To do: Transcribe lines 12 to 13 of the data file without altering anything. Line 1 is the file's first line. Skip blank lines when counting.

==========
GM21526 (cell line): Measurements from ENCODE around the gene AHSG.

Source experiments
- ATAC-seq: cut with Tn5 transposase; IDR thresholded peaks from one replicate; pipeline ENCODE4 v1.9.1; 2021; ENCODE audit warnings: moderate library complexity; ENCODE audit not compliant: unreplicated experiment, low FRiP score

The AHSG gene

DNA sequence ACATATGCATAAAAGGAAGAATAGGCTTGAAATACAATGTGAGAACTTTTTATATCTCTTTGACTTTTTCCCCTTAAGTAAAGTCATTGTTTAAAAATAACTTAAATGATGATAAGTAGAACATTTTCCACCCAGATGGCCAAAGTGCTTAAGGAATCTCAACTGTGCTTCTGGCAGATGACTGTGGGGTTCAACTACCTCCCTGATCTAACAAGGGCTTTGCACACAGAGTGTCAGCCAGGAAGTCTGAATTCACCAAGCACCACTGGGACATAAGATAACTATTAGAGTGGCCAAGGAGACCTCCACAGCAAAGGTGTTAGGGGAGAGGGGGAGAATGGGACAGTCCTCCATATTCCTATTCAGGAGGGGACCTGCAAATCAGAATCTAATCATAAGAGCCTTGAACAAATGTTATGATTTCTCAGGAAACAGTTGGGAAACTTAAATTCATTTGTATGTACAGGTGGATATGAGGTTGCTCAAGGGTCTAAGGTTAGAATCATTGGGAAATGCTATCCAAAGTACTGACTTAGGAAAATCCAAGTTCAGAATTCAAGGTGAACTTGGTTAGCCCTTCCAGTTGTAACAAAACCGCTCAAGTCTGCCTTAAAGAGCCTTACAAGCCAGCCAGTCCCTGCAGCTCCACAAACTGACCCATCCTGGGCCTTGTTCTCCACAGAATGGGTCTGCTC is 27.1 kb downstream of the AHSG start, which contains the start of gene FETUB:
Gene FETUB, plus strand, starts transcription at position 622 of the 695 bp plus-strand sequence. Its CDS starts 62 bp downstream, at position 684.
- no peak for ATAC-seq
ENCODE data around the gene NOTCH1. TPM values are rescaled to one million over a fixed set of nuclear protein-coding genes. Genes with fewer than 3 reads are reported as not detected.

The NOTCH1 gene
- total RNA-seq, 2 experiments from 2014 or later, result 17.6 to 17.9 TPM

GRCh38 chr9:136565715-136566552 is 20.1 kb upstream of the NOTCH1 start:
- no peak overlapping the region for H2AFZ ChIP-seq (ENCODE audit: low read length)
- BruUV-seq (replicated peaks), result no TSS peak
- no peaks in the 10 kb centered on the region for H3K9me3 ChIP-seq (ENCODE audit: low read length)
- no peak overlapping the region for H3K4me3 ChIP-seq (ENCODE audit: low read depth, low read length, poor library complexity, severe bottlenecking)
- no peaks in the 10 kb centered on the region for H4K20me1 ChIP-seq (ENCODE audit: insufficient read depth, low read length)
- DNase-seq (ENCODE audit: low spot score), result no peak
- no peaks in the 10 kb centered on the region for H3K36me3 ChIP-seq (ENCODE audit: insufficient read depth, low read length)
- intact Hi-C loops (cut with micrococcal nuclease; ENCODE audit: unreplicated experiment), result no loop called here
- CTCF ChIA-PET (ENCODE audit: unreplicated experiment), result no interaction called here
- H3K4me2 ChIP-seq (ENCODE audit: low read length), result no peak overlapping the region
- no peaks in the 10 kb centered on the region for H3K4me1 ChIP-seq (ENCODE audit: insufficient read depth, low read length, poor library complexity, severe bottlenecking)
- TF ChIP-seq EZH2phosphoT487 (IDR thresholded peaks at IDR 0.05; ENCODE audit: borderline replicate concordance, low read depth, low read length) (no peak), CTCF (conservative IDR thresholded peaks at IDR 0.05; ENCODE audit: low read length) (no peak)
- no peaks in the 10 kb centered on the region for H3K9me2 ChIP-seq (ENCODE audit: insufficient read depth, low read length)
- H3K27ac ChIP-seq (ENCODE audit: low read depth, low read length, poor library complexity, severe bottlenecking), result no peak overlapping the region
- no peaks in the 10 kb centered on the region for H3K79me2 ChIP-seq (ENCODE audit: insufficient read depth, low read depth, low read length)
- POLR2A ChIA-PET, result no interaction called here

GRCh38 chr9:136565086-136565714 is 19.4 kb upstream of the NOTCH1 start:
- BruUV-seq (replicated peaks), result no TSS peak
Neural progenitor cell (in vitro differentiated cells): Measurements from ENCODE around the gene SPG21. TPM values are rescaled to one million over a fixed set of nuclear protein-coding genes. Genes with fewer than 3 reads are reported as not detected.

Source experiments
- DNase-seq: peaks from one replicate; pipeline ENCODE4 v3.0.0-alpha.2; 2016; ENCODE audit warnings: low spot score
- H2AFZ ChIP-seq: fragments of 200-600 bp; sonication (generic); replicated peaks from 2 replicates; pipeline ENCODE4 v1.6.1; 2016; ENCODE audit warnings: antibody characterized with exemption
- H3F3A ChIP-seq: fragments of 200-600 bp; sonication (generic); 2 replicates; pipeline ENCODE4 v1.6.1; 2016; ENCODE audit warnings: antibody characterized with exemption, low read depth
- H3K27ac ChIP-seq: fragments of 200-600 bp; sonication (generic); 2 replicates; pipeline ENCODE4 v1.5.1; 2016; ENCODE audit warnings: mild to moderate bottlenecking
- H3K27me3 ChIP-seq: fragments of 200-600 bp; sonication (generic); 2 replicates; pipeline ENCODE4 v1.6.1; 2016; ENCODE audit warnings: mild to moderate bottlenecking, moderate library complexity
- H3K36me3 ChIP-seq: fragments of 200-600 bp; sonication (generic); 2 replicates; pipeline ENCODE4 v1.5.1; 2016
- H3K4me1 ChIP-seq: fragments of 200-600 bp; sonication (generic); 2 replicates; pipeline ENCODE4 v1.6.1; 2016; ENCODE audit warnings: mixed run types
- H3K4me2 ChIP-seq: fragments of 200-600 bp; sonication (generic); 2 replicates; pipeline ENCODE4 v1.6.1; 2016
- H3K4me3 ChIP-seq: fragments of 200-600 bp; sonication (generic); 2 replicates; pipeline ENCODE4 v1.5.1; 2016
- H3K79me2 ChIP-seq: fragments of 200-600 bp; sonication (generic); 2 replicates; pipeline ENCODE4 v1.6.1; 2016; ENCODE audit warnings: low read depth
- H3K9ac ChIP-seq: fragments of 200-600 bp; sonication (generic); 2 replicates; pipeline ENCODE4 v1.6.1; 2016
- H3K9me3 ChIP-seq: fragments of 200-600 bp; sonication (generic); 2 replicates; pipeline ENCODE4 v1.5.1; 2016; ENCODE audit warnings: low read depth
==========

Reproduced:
- no peak overlapping the region for H2AFZ ChIP-seq (ENCODE audit: low read length)
- BruUV-seq (replicated peaks), result no TSS peak